Strangely, no anchor asked the Prime Minster,Who are responsible for the fiscal woes of Pakistan”? These are mainly on account of the naked defiance of the rich to pay due taxes on their enormous incomes/wealth. According to the Parliamentarian Tax Directory for Year Ended 2013, released by FBR on February 28, 2014, out of 1172 parliamentarians (senators and members of national and provincial assemblies) hardly 10 members paid Income Support levy. This progressive tax remains unpaid till today by 99% parliamentarians and the rich Pakistanis. In the package its payment should have been made mandatory to be utilised for the poorest, hit by corona crisis. Prime Minister and entire Cabinet members should show to the public that they have paid it! Then all the persons liable to pay this levy should deposit it, if not done so far along with default surcharge, for the benefit of the economically distressed, affected by corona virus. While the State kitty is empty, many keen to be recognised as “great philanthropists” with coverage in media, are least concerned to discharge this liability imposed by the State. This is our real dilemma! If all of those liable to pay discharge their tax liability, it will also provide help in determining fair tax base of Pakistan and we can get rid of loans to become self reliant and move towards becoming a welfare state!  

The Federal Board of Revenue (FBR) even after lapse of 7 years has failed to collect Income Support Levy from the defaulters—many of whom are criticizing coalition Government of Pakistan Tehreek-i-Insaf (PTI) for going to the International Monetary Fund (IMF) against its avowed policy. Rich businessmen, who are seeking more ‘concessions’ from PTI government, by not paying Income Support Levy meant for helping the economically distressed persons/families, proved their apathy and callousness. This progressive tax was abolished in 2014. Had this not been done, and other progressives taxes were effectively imposed on the rich, we could have avoided the economic crisis of 2018-19 when fiscal deficit reached 8.9% of GDP and in the current year due to corona virus and other factors, it would be even worse. This is our real malady but neither the Prime Minister nor the so-called critical powerful anchors raised it in their discourse as FBR data shows that majority of them [self-styled, all-knowing, reformists and great champions of rule of law] are defaulters in paying Income Support Levy due since 2013, even when the State desperately needs money to help the hapless and poor of this country.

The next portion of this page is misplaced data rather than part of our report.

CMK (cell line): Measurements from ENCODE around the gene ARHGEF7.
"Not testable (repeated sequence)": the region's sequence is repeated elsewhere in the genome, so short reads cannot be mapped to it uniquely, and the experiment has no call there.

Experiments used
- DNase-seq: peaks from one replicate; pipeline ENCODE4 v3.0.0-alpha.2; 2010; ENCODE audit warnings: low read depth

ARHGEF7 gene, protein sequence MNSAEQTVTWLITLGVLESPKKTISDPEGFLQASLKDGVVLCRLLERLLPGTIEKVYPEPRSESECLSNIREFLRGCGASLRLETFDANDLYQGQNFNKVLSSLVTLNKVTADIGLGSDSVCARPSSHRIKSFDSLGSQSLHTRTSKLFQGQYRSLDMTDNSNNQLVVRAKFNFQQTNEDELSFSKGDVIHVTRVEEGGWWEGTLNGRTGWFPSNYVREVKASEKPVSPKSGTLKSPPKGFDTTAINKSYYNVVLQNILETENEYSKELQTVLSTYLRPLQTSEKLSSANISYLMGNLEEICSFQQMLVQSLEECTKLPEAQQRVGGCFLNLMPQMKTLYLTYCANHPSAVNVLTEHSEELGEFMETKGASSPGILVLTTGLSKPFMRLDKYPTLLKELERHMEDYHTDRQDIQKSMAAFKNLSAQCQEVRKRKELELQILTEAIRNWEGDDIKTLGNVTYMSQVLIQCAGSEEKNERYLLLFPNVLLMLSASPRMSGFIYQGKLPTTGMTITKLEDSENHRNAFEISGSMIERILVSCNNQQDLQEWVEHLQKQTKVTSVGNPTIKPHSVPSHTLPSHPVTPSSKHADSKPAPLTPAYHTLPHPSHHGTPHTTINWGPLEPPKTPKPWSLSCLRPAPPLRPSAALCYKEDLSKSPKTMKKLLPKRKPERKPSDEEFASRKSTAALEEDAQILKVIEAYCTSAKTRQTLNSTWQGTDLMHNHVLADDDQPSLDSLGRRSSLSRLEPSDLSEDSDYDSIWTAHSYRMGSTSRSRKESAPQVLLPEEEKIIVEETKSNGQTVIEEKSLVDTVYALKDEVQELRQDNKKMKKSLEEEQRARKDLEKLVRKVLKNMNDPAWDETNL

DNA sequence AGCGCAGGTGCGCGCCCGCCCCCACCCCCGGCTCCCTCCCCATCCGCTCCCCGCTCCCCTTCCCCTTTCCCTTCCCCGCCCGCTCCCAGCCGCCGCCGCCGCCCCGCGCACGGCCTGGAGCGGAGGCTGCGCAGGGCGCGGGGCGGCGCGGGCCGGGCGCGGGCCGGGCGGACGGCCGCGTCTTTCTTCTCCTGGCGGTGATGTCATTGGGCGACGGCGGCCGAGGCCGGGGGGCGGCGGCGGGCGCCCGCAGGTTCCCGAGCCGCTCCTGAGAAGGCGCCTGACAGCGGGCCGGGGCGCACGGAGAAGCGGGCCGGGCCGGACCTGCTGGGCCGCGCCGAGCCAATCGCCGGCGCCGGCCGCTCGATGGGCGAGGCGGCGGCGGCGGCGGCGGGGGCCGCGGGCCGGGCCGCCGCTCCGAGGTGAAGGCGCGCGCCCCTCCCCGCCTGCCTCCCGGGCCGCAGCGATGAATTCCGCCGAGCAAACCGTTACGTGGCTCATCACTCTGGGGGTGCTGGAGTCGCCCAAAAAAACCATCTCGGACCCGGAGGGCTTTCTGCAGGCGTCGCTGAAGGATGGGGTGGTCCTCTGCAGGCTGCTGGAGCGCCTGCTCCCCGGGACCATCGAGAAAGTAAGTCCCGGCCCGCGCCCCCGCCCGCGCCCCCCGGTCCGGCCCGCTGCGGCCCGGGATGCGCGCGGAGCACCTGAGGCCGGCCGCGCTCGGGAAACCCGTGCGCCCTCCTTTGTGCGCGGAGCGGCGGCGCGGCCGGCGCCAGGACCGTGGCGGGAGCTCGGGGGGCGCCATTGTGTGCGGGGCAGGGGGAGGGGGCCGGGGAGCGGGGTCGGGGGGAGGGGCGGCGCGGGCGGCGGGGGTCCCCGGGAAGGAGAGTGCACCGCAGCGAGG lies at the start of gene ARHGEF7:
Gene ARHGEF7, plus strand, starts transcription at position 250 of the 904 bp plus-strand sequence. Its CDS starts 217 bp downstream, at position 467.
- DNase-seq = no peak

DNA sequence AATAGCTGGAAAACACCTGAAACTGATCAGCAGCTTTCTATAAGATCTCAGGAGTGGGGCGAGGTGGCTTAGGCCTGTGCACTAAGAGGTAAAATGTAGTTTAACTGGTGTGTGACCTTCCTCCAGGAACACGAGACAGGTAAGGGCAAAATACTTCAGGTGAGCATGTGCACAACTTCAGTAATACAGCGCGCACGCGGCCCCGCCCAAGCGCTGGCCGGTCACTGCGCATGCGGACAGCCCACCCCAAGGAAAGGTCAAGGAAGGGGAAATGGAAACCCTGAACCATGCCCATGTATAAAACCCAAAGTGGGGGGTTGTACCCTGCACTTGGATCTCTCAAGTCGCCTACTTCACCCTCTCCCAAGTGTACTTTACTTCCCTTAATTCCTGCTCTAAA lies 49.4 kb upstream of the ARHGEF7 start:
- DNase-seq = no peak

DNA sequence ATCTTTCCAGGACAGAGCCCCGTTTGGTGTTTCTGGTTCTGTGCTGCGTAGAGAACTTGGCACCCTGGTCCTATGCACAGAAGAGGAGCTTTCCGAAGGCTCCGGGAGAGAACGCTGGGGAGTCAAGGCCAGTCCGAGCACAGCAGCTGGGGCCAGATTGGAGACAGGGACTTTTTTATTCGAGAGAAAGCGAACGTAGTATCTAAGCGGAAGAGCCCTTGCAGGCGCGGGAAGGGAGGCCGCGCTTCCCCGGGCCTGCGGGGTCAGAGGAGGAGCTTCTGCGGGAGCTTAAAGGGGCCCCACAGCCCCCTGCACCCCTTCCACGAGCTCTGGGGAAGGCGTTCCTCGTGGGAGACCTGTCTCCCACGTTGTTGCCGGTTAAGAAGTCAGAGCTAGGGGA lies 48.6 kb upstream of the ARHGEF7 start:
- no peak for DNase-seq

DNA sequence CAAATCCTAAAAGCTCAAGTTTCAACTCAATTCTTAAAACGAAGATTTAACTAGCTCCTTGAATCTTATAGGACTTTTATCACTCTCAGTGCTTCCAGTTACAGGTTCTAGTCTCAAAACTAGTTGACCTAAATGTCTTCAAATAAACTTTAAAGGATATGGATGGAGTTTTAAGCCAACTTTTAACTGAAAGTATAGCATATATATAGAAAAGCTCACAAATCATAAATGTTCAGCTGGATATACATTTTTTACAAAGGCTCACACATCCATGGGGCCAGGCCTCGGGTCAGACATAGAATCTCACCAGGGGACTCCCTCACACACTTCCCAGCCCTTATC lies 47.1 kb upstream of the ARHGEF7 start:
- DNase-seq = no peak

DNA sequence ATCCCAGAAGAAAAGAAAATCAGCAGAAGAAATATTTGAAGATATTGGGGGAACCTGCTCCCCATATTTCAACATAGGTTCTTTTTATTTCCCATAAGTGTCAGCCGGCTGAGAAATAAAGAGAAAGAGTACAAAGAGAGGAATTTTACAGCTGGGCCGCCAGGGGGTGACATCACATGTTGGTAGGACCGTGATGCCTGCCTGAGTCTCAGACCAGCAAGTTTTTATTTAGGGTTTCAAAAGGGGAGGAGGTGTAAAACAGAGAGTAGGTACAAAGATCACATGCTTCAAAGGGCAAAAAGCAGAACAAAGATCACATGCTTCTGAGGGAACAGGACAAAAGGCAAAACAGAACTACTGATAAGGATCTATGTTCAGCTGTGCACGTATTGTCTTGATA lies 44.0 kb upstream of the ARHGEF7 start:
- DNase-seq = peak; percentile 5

The Prime Minister was not even aware (never told by his economic team) that billions are lying unpaid with rich industrial giants since 2006. Sections 2 and 4 of the Workers Welfare Ordinance, 1971 were amended by the Finance Act of 2006 and subsequently by the Finance Act of 2008 to broaden the scope of the obligation on industrial establishments to contribute towards the Workers’ Welfare Fund, established under section 3 of the Ordinance of 1971. These amendments were declared ultra vires Constitution by Lahore High Court in East Pakistan Chrome Tannery (Pvt.) Ltd v Federation of Pakistan and others (2012) 105 TAX 81 (H.C. Lah.) as it was not tax and could not be passed as Money Bill. This order was endorsed in 2016 by the Supreme Court. The Governments of Pakistan Muslim League (Nawaz) as well as PTI have not taken the requisite initiative through curative amendment (sending it to Senate as well) to come to the rescue of the affected workers